At 20 years old, Jane married Christophe, a baron whom she soon found out was under a mountain of debt.
Armed with her faith and humor (a friend once said, “Even stupid jokes were funny when she told them”), she took charge by personally organizing and supervising every detail of the estate, a method which not only brought the finances under control but won her employees’ hearts as well.
Despite the early financial worries, she and her husband shared “one heart and one soul.” They were devoted to each other and to their four children. She shared her blessings by giving bread and soup personally to the poor who came to her door. Often, people who had just received food from her would pretend to leave, go around the house and get back in line for more. When asked why she let these people get away with this, Jane said, “What if God turned me away when I came back to him again and again with the same request?”
Her happiness was shattered when Christophe was killed in a hunting accident. Before he died, her husband forgave the man who shot him, saying to the man, “Don’t commit the sin of hating yourself when you have done nothing wrong.” The heartbroken Jane, however, had to struggle with forgiveness for a long time. At first, she tried just greeting him on the street. When she was able to do that, she invited him to her house. Finally, she was able to forgive the man so completely that she even became godmother to his child.
These troubles opened her heart to her longing for God and she sought God in prayer and a deepening spiritual life. Her commitment to God impressed St. Francis de Sales, the bishop who became her director and best friend. Their friendship started before they even met, for they had seen each other in dreams, and continued in letters throughout their lives.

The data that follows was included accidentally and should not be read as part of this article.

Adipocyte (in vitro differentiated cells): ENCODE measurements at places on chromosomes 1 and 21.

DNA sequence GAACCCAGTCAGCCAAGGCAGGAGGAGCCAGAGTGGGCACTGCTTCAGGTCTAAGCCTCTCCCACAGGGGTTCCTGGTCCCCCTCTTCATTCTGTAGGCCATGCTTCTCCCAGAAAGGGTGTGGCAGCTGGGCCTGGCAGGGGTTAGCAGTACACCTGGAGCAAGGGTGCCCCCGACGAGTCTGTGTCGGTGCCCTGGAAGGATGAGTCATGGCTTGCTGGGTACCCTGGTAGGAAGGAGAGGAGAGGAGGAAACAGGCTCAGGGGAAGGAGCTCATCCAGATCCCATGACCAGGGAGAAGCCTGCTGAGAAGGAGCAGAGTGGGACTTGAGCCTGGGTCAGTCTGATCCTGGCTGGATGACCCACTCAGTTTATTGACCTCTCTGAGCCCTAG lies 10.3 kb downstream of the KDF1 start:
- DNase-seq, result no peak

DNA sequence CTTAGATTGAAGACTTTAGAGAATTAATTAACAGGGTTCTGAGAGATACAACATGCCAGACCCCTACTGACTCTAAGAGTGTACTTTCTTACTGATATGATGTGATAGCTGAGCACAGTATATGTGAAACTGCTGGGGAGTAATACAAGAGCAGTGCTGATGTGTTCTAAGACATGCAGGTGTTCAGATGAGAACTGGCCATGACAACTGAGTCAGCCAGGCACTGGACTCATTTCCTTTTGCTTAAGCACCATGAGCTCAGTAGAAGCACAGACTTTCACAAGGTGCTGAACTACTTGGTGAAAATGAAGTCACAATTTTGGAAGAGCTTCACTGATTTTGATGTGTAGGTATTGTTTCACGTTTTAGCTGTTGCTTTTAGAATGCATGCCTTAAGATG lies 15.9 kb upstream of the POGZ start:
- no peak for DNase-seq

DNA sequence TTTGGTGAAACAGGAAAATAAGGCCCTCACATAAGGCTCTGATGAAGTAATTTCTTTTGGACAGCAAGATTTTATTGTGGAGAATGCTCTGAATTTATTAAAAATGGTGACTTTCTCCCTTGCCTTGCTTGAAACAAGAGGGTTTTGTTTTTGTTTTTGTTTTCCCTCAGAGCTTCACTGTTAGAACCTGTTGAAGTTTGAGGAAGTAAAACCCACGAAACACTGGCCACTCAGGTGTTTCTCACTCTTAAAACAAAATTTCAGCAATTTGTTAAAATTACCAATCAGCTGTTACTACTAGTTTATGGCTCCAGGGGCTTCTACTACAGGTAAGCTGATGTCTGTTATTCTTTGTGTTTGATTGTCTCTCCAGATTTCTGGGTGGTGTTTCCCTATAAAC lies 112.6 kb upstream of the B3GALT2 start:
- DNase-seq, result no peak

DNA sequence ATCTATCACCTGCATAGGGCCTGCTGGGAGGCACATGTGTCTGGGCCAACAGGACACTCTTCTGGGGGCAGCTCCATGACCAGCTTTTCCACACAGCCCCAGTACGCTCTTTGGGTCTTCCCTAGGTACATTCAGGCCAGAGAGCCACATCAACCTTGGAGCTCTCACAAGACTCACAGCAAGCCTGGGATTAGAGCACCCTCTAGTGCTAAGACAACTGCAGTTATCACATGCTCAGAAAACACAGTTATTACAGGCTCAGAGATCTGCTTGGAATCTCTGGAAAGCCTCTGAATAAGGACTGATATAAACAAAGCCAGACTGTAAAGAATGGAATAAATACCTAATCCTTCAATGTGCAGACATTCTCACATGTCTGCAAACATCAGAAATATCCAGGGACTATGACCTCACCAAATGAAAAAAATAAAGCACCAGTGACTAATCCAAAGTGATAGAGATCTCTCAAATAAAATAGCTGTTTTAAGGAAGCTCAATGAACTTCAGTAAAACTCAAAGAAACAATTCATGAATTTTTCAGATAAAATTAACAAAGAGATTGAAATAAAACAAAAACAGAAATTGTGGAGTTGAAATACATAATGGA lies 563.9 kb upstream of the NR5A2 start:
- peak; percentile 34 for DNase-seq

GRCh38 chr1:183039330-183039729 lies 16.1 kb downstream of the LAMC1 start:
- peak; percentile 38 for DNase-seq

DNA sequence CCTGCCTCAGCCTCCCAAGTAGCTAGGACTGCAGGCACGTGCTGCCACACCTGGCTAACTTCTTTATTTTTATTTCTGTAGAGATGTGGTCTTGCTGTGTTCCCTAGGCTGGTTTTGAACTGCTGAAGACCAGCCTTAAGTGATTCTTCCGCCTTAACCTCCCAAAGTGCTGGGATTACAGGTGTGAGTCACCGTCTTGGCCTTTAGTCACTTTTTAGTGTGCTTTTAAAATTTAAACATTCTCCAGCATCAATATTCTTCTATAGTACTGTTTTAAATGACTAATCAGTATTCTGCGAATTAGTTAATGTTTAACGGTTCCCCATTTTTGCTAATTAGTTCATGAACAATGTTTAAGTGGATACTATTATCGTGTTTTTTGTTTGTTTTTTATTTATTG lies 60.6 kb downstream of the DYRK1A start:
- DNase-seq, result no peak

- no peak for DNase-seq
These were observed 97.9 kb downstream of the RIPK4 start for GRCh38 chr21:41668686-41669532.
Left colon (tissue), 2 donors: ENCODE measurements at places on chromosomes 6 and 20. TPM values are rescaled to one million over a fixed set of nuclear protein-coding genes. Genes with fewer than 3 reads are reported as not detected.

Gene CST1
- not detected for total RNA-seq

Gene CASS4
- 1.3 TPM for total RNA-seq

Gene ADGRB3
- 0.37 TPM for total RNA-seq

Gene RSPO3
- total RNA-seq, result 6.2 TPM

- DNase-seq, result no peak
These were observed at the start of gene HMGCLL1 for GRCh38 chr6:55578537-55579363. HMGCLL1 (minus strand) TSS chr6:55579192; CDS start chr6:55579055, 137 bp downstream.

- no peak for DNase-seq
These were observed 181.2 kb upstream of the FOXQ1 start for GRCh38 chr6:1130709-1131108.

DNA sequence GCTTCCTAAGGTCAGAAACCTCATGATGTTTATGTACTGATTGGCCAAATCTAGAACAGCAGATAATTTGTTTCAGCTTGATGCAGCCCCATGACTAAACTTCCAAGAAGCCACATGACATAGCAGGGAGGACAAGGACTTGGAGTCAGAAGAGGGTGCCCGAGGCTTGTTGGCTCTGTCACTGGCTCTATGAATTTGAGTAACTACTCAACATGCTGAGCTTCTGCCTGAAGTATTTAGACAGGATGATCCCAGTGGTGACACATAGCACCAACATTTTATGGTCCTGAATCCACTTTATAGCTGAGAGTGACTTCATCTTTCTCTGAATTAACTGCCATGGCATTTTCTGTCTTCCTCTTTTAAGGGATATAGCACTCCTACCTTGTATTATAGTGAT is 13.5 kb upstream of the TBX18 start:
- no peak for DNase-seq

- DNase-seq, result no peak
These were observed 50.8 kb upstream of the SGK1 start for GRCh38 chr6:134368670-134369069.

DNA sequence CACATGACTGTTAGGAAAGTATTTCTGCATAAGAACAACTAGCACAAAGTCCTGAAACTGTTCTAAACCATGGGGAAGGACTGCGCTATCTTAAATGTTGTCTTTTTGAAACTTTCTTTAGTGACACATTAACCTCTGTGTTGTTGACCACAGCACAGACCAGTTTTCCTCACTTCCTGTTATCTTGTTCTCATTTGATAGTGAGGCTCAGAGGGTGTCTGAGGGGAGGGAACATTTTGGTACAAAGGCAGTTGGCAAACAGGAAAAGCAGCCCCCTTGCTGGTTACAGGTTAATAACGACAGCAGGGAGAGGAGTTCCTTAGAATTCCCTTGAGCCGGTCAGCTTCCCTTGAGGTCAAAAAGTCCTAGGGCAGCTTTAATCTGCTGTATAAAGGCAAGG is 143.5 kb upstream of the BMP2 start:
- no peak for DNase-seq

With Francis’ support, Jane founded the Visitation order for women who were rejected by other orders because of poor health or age. She even accepted a woman who was 83 years old. When people criticized her, she said, “What do you want me to do? I like sick people myself; I’m on their side.” She believed that people should have a chance to live their calling regardless of their health.
Still a devoted mother, she was constantly concerned about the materialistic ways of one of her daughters. Her daughter finally asked her for spiritual direction as did many others, including an ambassador and her brother, an archbishop. Her advice always reflected her very gentle and loving approach to spirituality:
“Should you fall even 50 times a day, never on any account should that surprise or worry you. Instead, ever so gently set your heart back in the right direction and practice the opposite virtue, all the time speaking words of love and trust to our Lord after you have committed a thousand faults, as much as if you had committed only one. Once we have humbled ourselves for the faults, God allows us to become aware of in ourselves, we must forget them and go forward.”
She died in 1641 at 69.
Adapted by A.J. Valentini